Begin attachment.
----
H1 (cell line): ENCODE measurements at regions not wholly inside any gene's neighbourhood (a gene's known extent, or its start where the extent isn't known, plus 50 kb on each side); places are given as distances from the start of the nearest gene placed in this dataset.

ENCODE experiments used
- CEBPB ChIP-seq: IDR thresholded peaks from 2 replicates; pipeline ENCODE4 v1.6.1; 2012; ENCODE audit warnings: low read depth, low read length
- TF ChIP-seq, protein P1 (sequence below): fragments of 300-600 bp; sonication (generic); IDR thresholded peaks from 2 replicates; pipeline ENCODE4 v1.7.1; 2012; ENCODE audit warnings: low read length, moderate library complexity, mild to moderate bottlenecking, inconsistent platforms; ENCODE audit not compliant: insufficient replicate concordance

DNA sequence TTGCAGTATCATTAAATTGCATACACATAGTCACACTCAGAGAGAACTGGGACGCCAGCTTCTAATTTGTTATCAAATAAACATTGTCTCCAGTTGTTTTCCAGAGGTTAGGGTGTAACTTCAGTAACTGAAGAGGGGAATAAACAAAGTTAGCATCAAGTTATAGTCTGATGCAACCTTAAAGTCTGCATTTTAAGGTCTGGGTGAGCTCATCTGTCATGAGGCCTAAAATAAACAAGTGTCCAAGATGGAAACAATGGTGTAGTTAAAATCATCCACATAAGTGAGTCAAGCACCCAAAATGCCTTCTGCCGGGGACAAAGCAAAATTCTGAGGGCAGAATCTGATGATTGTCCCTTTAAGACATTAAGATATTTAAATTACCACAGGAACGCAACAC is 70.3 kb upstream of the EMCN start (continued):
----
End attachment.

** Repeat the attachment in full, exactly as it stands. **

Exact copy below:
H1 (cell line): ENCODE measurements at regions not wholly inside any gene's neighbourhood (a gene's known extent, or its start where the extent isn't known, plus 50 kb on each side); places are given as distances from the start of the nearest gene placed in this dataset.

ENCODE experiments used
- CEBPB ChIP-seq: IDR thresholded peaks from 2 replicates; pipeline ENCODE4 v1.6.1; 2012; ENCODE audit warnings: low read depth, low read length
- TF ChIP-seq, protein P1 (sequence below): fragments of 300-600 bp; sonication (generic); IDR thresholded peaks from 2 replicates; pipeline ENCODE4 v1.7.1; 2012; ENCODE audit warnings: low read length, moderate library complexity, mild to moderate bottlenecking, inconsistent platforms; ENCODE audit not compliant: insufficient replicate concordance

DNA sequence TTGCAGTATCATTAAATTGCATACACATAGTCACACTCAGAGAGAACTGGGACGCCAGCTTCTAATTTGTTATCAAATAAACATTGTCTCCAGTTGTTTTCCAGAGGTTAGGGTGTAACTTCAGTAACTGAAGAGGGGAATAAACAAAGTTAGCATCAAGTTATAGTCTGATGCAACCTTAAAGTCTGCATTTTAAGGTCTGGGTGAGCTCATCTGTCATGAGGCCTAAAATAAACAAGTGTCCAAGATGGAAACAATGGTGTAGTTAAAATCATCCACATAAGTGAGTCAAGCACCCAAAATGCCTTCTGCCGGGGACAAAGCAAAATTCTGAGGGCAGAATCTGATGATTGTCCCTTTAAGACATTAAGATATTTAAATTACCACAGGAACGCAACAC is 70.3 kb upstream of the EMCN start (continued):